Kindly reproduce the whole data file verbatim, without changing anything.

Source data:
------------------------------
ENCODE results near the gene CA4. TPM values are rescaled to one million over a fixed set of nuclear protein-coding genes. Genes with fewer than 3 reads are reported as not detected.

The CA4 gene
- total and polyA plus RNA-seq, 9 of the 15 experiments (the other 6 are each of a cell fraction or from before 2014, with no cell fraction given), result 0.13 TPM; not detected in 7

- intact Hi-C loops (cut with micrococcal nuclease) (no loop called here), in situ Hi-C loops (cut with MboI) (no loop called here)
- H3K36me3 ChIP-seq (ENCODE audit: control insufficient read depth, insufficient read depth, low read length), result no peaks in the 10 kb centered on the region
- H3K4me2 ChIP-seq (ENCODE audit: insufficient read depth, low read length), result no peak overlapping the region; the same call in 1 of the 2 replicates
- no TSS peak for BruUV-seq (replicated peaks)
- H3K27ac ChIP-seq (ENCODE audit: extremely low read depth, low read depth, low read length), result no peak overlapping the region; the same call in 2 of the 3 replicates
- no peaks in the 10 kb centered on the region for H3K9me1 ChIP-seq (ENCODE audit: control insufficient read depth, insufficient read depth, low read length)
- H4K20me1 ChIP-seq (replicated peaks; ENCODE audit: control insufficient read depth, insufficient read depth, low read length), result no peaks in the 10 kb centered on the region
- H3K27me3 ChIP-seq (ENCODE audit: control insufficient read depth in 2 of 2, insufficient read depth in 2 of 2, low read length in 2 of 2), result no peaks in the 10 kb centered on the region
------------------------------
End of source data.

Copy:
ENCODE results near the gene CA4. TPM values are rescaled to one million over a fixed set of nuclear protein-coding genes. Genes with fewer than 3 reads are reported as not detected.

The CA4 gene
- total and polyA plus RNA-seq, 9 of the 15 experiments (the other 6 are each of a cell fraction or from before 2014, with no cell fraction given), result 0.13 TPM; not detected in 7

- intact Hi-C loops (cut with micrococcal nuclease) (no loop called here), in situ Hi-C loops (cut with MboI) (no loop called here)
- H3K36me3 ChIP-seq (ENCODE audit: control insufficient read depth, insufficient read depth, low read length), result no peaks in the 10 kb centered on the region
- H3K4me2 ChIP-seq (ENCODE audit: insufficient read depth, low read length), result no peak overlapping the region; the same call in 1 of the 2 replicates
- no TSS peak for BruUV-seq (replicated peaks)
- H3K27ac ChIP-seq (ENCODE audit: extremely low read depth, low read depth, low read length), result no peak overlapping the region; the same call in 2 of the 3 replicates
- no peaks in the 10 kb centered on the region for H3K9me1 ChIP-seq (ENCODE audit: control insufficient read depth, insufficient read depth, low read length)
- H4K20me1 ChIP-seq (replicated peaks; ENCODE audit: control insufficient read depth, insufficient read depth, low read length), result no peaks in the 10 kb centered on the region
- H3K27me3 ChIP-seq (ENCODE audit: control insufficient read depth in 2 of 2, insufficient read depth in 2 of 2, low read length in 2 of 2), result no peaks in the 10 kb centered on the region